February 15, 1919
Page 5

Distinguished Artist Sees a Change in Lay Attitude Toward the Musician as an Individual of More Universal Interests—Paderewski Ever a Diplomat in the Eyes of His Colleague—How the “Master Classes” Worked Out on the Pacific Coast

“WHO would have thought, a year ago, that a pianist would become the prime minister of a great republic? This is an era of sudden and significant changes. We must expect anything.”
It was Leopold Godowsky who made the remark as he divided his moments among his interviewer, his grape fruit and coffee, and intermittent telephone calls.
It was a breakfast interview, for the great pianist had his few days in New York crowded with engagements, and it was only by manipulation that we managed to arrange our appointment for nine-thirty.
The reference to the era of changes came as an answer to my doubt expressed after Mr. Godowsky’s statement that the day may come when every man, no matter how high his station in life, no matter how cultured, how well educated he may be; would be compelled by conditions to learn and pursue some trade. We had been discussing the sociological tendencies of the time.
The emperor becomes a private citizen, the virtuoso becomes a prime minister. “And what effect will this exaltation of a Paderewski have upon the lay attitude toward musicians in general?” I asked.
“Obviously it offers an entering wedge for a change of sentiment. Among his colleagues the great Pole has always been admired, particularly for his diplomatic talent. It was no reflection upon him as a virtuoso that we valued particularly his uncommon genius for doing always the tactful thing at the psychological moment. He was indeed a skillful player in the chess game of human affairs. Certain moves would bring certain results—they must be carefully designed to meet impending situations. In such affairs Paderewski was ever brilliant.
“But his appointment to a high place in international matters should react on the whole musical profession. It will show the world that the musician is something more than a mere specialist. He is a student of everyday affairs whose culture, while it may result from intellectual pursuits in one definite groove, does not disqualify him from participation in universal subjects.
“And I am persuaded that this change of public sentiment has been going on for some time. The Paderewski incident provides conspicuous proof of its justification although by itself it would be insignificant. I have noticed in recent conferences that I have had the privilege of enjoying with certain prominent United States Congressmen, that the old-fashioned idea that the musician is merely a troubadour, a roaming minstrel, has passed. I am persuaded furthermore that the legislative attitude toward such a proposal as a national conservatory of music is undergoing a change, and I believe that the project will be realized before many years.”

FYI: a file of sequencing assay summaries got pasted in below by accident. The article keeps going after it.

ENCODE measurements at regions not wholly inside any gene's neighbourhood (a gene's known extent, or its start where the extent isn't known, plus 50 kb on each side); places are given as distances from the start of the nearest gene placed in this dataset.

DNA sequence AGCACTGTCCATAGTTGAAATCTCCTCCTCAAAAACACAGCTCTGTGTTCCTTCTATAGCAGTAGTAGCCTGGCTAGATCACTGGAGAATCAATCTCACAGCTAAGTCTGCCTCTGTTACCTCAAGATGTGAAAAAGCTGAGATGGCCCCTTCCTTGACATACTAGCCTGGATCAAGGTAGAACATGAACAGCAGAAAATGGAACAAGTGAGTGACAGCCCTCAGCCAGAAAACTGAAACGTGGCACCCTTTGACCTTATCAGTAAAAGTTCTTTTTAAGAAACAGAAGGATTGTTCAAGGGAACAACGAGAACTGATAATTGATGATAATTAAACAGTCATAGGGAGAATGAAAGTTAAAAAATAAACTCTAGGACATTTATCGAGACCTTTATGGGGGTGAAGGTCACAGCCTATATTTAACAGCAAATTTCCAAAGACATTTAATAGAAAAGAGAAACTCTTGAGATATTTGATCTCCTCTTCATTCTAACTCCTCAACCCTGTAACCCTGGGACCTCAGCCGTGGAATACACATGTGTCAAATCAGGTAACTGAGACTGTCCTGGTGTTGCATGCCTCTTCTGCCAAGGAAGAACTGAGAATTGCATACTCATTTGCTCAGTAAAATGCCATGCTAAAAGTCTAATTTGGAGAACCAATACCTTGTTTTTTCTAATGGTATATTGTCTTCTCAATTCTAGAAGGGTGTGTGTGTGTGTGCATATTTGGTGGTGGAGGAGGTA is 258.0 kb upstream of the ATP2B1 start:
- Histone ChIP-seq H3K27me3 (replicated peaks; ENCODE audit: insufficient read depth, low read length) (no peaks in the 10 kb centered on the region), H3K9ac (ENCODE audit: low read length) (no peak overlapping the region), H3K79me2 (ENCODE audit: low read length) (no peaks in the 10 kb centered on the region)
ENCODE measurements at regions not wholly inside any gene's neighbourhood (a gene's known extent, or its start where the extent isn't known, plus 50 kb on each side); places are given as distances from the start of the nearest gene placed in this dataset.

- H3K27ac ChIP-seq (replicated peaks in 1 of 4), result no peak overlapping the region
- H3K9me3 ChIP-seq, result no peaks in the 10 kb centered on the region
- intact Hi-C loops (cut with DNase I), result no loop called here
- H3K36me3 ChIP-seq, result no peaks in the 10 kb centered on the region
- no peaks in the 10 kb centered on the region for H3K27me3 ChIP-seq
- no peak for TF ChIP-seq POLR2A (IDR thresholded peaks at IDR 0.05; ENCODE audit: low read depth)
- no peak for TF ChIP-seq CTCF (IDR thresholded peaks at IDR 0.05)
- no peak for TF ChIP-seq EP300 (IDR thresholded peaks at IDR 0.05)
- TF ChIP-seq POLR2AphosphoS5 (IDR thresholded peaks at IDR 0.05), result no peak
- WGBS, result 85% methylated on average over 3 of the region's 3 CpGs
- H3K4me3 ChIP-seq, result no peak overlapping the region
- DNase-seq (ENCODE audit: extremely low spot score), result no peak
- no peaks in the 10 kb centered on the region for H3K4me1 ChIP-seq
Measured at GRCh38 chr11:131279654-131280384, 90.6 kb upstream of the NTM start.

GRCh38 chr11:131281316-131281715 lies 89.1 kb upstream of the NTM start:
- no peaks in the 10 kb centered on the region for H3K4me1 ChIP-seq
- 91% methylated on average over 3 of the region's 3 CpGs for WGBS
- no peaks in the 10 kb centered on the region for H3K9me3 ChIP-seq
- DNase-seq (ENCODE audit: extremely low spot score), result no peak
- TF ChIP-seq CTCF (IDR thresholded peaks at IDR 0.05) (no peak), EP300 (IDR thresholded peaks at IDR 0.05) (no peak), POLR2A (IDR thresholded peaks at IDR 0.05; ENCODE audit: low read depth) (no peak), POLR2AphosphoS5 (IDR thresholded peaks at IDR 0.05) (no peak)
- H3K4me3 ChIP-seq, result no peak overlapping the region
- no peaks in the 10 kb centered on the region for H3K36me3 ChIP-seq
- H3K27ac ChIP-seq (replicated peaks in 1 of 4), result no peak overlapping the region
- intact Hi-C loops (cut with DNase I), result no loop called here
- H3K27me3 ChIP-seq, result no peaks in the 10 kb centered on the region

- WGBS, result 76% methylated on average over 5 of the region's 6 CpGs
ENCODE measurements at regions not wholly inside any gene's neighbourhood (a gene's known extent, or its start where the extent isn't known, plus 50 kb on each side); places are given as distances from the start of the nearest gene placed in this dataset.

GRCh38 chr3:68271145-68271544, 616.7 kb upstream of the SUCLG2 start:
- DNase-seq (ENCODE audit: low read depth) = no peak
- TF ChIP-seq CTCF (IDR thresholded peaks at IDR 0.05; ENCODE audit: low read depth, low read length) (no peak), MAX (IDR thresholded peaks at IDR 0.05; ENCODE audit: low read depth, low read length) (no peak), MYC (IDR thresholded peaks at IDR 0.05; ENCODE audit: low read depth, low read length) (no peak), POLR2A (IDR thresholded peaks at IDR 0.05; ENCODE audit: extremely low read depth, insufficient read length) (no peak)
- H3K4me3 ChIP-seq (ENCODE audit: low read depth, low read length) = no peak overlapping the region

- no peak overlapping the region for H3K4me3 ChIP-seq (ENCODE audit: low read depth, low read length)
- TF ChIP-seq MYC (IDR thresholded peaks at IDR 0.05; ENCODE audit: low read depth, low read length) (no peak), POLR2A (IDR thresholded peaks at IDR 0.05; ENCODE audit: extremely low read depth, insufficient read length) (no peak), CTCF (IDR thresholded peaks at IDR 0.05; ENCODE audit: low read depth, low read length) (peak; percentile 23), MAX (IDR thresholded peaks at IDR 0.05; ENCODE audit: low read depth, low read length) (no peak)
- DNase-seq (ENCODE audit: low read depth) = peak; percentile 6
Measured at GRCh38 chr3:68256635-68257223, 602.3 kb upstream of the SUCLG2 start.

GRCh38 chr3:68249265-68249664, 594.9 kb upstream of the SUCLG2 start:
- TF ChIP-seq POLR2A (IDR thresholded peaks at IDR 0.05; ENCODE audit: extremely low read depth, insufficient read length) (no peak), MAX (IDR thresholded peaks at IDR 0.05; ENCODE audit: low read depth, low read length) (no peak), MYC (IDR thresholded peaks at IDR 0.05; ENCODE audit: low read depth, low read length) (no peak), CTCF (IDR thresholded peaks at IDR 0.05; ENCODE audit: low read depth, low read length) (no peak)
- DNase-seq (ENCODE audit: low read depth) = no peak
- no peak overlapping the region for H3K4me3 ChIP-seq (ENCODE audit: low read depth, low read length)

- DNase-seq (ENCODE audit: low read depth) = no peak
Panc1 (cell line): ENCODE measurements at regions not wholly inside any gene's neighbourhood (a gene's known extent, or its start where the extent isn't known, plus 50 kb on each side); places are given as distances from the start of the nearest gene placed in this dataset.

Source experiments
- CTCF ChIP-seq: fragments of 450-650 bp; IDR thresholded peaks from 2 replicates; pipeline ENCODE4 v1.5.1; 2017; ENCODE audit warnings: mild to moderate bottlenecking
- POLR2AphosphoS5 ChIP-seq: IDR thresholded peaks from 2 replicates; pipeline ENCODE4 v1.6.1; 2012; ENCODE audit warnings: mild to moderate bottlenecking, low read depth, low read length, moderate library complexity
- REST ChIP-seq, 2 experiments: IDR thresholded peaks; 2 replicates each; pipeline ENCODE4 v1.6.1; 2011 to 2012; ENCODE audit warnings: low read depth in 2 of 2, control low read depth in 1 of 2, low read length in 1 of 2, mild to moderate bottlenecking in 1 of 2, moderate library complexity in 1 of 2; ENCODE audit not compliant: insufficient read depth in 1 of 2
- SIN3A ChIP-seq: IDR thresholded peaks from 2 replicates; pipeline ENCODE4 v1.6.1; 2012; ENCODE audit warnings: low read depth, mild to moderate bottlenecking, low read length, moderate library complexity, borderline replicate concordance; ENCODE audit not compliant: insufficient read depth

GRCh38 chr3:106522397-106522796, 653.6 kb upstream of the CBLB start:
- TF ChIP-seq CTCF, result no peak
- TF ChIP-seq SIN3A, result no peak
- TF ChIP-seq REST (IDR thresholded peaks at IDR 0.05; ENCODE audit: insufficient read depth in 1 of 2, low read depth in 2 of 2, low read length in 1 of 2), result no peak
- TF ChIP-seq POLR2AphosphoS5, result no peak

Mr. Godowsky expressed himself with enthusiasm over the outcome of his master piano classes on the Pacific Coast last summer. These classes were given for periods of five weeks in Los Angeles, San Francisco and Portland, Ore. “They accomplished not only what I anticipated they would but a great deal more,” he observed. “Even now I have enough applications from other cities throughout the country to keep me busy all through the year conducting such classes in various cities. Obviously I cannot spare the time to do this. But it is gratifying to me that the plan worked out so successfully. I believeit opens up a promising field for other pianists, violinists and singers.
Fundamentally, the idea of the master class is to have a limited numbers of active pupils who come to the sessions prepared to play certain compositions. The playing of these students is criticized analytically for their benefit as well as for the benefit of the unlimited number of ‘listening pupils’ who attend the sessions. The demonstration is not merely to find flaws, but to point out proper methods, to detail questions of rhythm and style, to elucidate problems of interpretation of technical difficulties.
“How interesting and valuable these classes may become is illustrated by an incident which occurred in one of my Western sessions. The dean of a certain university, a teacher of piano in the music department, desired to enroll as a listening student. As his own collegiate lectures made it impossible for him to attend all of the sessions, he arranged to take in alternate meetings, providing a substitute for his lectures at the university. At one of our meetings the dean would be present; at the next his substitute attended. That plan worked for one week, after which both professors decided that they couldn’t afford to miss the alternate lessons, so they shifted the hour of their lectures at the college and both attended the master classes.
“The master class idea is bound to have a significant reaction on our educational life. If it is properly developed it will obviate all necessity for the wholesale exodus of American musical students to foreign shores, for by the master school system they can bring to their own doors, almost, the world’s greatest instructors with all the advantages that would attend study in the big musical centers of Europe.” —P. K.


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